For most Americans, the "Deadliest Catch" is a TV show. For me, the real deadliest catch is an ongoing human tragedy of loss and grief, of hundreds of commercial fishermen who have died across America since I began studying fishing safety 25 years ago, and calculated some of the first statistics to show just how deadly the commercial fishing industry is.
But things are getting better. There are more news stories in Alaska and other fishing states about heroic Coast Guard rescues of fishermen in survival suits and life rafts. There are fewer stories about abandoned searches for boats that disappeared with all hands lost, and the anguish of their families, friends and communities. Annual deaths in Alaskan commercial fishing are down from 35 per year in the early 1990s to about 12 per year from 2007-2009 -- which still leaves fishing as one of the most dangerous industries in Alaska and the country.
Things are getting better because the fishing industry and the government have been working together to make fishing safer. Many things have made a difference, such as laws requiring boats to carry immersion suits, life rafts, and EPIRBS; marine safety training; augmentations to the U.S. Coast Guard's search -- and -- rescue infrastructure and staffing; and changes in the management regulations for some fisheries.
An important part of what has made a difference is the NIOSH Commercial Fishing Safety Research Program, a small program within the National Institute for Occupational Safety and Health. Over the past 20 years, the NIOSH fishing safety program has worked systematically to understand fishing safety problems -- what makes the difference between people dying and surviving -- and to find practical ways of making fishing safer. It has funded safety training programs for fishermen. It has developed an emergency stop switch for the hydraulic winch-driven gear that has entangled and killed and injured so many fishermen. It has made the case for cost- effective safety regulations that make sense for different fisheries and different kinds of boats.
So I was stunned to learn that the administration's FY 2012 budget would eliminate the NIOSH fishing safety program -- a cut which would save the federal government at most a few hundred thousand dollars. Unbelievably, the stated rationale was a review of NIOSH programs by a National Academy of Sciences panel which had specifically praised the fishing safety program as an "exemplary" program which had "executed its research according to how an ideal program would operate." (Members of the panel have since written to Congress protesting the misunderstanding of their review and misuse of its conclusions.)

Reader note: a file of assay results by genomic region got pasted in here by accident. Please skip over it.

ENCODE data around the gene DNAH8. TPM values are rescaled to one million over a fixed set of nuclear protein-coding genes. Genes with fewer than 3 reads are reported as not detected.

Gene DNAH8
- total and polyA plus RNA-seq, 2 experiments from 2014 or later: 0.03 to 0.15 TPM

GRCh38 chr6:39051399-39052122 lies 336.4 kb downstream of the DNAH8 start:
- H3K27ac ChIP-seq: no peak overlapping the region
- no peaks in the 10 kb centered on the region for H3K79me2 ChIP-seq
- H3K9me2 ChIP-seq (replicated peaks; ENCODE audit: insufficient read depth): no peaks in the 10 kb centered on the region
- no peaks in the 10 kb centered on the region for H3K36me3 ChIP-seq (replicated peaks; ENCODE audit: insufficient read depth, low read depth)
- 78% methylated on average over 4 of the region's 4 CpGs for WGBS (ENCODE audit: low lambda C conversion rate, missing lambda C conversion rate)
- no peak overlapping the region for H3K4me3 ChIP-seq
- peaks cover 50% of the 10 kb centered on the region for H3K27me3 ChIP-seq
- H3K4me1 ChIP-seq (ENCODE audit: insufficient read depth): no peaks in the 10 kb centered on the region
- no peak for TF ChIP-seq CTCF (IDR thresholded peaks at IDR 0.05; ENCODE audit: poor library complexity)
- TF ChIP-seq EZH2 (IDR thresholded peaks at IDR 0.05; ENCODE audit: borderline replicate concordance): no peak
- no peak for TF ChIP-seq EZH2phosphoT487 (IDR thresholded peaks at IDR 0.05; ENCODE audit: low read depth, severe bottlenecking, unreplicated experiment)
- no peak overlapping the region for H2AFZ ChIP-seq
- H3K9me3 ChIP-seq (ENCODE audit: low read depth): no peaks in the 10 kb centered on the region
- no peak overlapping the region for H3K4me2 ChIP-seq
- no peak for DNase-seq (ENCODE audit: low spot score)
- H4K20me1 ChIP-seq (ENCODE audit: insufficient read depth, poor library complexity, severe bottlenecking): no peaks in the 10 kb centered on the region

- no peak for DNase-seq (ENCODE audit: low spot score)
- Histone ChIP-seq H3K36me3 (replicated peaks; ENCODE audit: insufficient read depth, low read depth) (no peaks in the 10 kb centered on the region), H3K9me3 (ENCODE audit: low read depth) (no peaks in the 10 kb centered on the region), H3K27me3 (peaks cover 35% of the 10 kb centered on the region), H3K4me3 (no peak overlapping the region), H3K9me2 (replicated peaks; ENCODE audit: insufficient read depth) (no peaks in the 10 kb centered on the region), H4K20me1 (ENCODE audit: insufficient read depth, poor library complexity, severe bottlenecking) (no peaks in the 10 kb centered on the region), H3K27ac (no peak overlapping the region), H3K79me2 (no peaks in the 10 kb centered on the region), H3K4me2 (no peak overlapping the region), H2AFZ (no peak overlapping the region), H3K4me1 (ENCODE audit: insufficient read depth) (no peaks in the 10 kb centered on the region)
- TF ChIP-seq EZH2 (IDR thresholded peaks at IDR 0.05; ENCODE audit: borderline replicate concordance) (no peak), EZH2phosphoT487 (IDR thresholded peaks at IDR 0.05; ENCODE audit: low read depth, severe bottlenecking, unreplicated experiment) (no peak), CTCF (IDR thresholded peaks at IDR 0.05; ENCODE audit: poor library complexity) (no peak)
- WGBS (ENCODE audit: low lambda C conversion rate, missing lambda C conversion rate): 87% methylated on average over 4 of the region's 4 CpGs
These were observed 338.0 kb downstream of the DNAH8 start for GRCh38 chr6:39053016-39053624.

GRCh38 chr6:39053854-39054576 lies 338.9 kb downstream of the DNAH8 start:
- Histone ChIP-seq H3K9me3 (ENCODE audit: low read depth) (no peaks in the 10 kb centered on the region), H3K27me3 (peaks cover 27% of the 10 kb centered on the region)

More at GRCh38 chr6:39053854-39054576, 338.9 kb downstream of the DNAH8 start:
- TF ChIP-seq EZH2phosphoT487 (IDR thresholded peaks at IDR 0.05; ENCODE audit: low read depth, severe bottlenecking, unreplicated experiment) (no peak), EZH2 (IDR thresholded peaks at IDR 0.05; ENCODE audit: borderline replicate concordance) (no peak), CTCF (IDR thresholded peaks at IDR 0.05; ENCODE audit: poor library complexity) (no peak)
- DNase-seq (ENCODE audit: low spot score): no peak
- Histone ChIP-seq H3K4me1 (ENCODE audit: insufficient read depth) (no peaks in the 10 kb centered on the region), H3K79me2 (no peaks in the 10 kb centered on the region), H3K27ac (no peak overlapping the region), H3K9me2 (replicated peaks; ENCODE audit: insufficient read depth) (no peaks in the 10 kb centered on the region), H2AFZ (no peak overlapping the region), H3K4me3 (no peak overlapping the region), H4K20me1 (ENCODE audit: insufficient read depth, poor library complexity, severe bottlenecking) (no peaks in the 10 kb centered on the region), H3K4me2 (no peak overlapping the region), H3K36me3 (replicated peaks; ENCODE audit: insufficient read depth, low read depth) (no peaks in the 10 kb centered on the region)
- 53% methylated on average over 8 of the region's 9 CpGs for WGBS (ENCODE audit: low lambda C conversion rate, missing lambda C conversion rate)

People who understand what is at stake, like the United Fishermen of Alaska, the Coast Guard's Commercial Fishing Safety Advisory Commission, and Alaska's congressional delegation are doing what they can to argue against cutting this NIOSH fishing safety program. I hope they will be heard.
I'm an economist. I recognize the importance of getting federal spending in line with revenues. But we're not going to get there by blindly slashing some of the most important things the federal government does -- which account for only a tiny fraction of what we're spending -- because we're in a rush to cut and we can't face up to the real issues of how much health care and defense we want and how we're going to pay for it.
I know deficits can drag this country down. So the president and the Democrats and Republicans in Congress should start talking seriously about real solutions to the deficit. What will really drag this country down, and a lot faster, is giving up believing we can do better as a country and thoughtlessly cutting programs which work. Like the NIOSH Commercial Fishing Safety Research program.
Gunnar Knapp is a professor of economics at the University of Alaska Anchorage Institute of Social and Economic Research. In the 1980s he estimated fatality rates in Alaska's commercial fishing industry and served on the National Research Council's Committee on Fishing Vessel Safety. He has done some research for and received some funding from the NIOSH fishing safety program.
By GUNNAR KNAPP